Dedicate yourself to erudition, to all texts and teachings, all sundowning thoughts, to every bird of each season. Dedicate yourself to the tendon joining the bone, the look behind the eye in the fish’s stewed head. Dedicate yourself to the fact that whatever it saw last stays and stays in those atoms for almost forever. Dedicate yourself to pillows of smoke, two black dogs, and a woman in the east with beautifully imperfect teeth and a heart like a whirling landslide on fire. Rededicate yourself. The errand, the missed vowel, the poorly positioned log. The mistake. The mistake is always preferable, always best. Wheels of polenta fried and covered in chili. You could be worse things than a maple syrup addict. The biggest self possible churns beneath the evening treeline sending up a molten line of whiskey. After forty-eight hours of onslaught, the wind dies. The shoreline absorbs an eerie stillness compounded by water poured gently on a fire. Stonehouse and Cold Mountain each have a foot in the very future you inhabit. Jar of popcorn, jar of barley, jar of air. You can imagine air in a jar but not light. Light cannot imagine you: a twist of paper rubbing kindling before the match is struck. You: arrow crossing a frozen river: on target: dedicated.
Like most implements of peril and doom, you find chainsaws inscrutable. Give a man a knife and he’ll cut himself for a lifetime. The north wind treats with no one. A pinecone drifts out of its tree breaking the crazy blue of the sky. Rushes back together. All things like water. The problem with starting is stopping. A little despair within the tempest lights the way out. Apologies for violence take the longest as there can be no successful apology. A word sticks between the mind’s narrow stones no matter what is said after. Some days it’s just as well thought as spoken. A face of inattention: what the gull said to the loon in passing. The seaplane buzzes your shelter twice and without thinking how it might be interpreted, you wave. A seven year old check for one thousand, two hundred and seventy five dollars. Never endorsed. The sudden urge to learn French. Sweeping the boards. White caps. The loudest thing you’ve ever heard: huge moths battering the ceiling in the night. Thus regimen, thus karma, thus hangover. Hunting the antonyms all morning, you look up in time to see the cliffs moving, not the waves. The day’s gifts include a scraped shin, an empty clothesline, a slightly longer beard.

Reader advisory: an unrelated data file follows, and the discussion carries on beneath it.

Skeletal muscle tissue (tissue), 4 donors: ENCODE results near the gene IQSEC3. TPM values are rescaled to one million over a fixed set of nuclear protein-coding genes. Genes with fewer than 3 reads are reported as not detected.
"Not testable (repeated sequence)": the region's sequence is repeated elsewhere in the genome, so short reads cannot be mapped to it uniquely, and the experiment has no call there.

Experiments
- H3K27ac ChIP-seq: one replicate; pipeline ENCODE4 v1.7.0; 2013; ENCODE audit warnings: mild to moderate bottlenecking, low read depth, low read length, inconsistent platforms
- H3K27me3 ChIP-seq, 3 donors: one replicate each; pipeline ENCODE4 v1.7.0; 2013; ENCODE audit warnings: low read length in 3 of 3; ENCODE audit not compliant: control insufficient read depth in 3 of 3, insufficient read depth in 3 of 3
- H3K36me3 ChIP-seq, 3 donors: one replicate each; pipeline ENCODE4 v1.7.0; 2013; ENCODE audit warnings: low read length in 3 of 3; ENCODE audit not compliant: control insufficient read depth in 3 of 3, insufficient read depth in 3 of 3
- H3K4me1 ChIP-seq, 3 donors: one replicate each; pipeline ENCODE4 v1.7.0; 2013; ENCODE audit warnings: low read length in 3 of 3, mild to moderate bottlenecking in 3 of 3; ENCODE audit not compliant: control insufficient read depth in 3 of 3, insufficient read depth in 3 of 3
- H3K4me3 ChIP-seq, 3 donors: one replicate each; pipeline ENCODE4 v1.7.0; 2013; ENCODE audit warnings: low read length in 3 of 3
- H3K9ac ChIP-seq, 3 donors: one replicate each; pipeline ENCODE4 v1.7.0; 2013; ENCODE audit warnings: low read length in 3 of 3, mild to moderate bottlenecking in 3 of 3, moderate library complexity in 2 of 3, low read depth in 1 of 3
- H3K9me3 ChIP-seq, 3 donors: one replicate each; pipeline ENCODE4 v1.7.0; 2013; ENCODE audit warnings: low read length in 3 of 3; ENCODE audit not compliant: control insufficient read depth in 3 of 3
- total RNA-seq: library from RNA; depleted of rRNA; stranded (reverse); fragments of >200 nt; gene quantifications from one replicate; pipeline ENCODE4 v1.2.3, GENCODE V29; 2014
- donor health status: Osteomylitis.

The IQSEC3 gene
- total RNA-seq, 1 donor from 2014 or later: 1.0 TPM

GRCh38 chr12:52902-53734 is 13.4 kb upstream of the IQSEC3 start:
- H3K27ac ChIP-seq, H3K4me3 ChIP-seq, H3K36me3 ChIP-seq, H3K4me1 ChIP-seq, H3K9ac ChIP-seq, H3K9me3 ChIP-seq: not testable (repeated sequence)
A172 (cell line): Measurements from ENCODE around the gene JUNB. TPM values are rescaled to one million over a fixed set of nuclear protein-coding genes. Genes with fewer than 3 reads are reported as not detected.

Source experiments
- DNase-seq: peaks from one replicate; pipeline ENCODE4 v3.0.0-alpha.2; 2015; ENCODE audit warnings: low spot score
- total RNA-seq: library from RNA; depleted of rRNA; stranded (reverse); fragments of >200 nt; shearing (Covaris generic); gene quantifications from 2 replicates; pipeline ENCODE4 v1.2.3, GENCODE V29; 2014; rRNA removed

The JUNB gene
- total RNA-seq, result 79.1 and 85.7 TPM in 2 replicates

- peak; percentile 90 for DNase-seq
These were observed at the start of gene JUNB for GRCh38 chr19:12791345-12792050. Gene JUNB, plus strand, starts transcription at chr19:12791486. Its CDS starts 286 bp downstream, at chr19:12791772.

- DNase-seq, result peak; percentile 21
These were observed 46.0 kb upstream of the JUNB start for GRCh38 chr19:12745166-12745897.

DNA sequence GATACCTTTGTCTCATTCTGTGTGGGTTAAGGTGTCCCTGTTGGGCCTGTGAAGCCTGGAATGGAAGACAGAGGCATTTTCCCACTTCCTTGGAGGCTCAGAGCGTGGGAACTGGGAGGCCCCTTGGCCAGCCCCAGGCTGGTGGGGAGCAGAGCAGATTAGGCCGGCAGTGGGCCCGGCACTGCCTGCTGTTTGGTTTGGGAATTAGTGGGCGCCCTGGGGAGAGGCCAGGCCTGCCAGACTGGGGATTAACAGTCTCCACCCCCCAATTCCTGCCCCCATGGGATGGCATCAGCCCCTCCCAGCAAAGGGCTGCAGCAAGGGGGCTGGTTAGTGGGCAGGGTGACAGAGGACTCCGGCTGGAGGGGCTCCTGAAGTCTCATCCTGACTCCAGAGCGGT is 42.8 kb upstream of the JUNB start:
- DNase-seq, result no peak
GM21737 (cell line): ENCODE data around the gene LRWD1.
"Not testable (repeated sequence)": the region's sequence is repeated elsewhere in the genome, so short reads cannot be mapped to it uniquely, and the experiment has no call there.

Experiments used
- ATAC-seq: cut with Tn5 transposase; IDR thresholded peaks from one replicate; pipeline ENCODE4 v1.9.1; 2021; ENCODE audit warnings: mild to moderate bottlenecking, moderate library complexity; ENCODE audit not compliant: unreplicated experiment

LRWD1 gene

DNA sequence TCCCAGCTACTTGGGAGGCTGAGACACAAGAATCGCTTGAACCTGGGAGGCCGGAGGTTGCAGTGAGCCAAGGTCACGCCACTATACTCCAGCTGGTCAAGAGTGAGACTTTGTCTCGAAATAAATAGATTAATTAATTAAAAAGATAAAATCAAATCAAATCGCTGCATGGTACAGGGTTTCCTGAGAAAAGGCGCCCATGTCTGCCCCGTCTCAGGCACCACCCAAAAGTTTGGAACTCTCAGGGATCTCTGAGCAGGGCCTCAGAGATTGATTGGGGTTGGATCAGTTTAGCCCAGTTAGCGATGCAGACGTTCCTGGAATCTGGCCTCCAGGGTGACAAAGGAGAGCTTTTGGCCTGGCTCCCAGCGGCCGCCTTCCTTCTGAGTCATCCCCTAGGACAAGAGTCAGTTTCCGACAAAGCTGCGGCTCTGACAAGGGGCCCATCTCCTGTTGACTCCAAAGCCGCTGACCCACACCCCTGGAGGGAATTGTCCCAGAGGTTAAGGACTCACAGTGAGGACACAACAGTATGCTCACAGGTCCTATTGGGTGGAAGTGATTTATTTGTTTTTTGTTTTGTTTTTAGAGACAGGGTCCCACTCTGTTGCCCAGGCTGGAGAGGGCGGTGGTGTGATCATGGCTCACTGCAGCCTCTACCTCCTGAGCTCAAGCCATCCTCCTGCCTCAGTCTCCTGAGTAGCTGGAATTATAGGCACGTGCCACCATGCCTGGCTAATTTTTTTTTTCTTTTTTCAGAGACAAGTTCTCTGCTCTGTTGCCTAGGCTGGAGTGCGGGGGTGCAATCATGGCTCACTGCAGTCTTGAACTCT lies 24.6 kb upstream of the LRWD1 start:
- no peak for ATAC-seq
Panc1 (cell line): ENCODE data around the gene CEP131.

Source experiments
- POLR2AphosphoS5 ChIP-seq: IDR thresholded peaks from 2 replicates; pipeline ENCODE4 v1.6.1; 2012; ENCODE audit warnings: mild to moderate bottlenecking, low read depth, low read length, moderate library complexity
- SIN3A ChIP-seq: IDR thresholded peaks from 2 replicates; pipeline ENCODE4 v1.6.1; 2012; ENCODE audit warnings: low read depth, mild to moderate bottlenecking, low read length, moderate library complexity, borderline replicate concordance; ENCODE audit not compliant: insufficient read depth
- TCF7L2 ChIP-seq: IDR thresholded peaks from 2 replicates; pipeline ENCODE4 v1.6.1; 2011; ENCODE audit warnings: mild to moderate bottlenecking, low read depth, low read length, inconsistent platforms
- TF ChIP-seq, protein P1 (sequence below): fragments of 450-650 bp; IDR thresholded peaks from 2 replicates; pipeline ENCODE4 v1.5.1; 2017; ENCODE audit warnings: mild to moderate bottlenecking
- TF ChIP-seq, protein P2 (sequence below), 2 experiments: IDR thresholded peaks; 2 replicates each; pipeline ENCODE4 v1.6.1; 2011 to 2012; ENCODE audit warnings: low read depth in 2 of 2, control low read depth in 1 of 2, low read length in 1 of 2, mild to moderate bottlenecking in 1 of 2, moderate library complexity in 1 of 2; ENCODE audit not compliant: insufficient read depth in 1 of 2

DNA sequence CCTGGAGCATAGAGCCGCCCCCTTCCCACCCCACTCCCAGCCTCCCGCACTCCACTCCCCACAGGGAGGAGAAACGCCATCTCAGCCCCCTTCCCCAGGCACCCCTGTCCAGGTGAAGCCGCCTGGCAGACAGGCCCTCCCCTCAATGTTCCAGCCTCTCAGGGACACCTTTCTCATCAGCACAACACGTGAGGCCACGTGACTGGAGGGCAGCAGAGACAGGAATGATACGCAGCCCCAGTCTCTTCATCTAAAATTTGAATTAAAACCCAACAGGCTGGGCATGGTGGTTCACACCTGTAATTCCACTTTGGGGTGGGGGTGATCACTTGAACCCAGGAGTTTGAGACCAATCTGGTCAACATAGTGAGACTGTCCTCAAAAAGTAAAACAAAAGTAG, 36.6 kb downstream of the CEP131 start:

F. Daniel Rzicznek’s collections and chapbooks of poetry include Nag Champa in the Rain, Vine River Hermitage, Divination Machine, Neck of the World, and Cloud Tablets. He is also coeditor of The Rose Metal Press Field Guide to Prose Poetry. He teaches writing at Bowling Green State University.2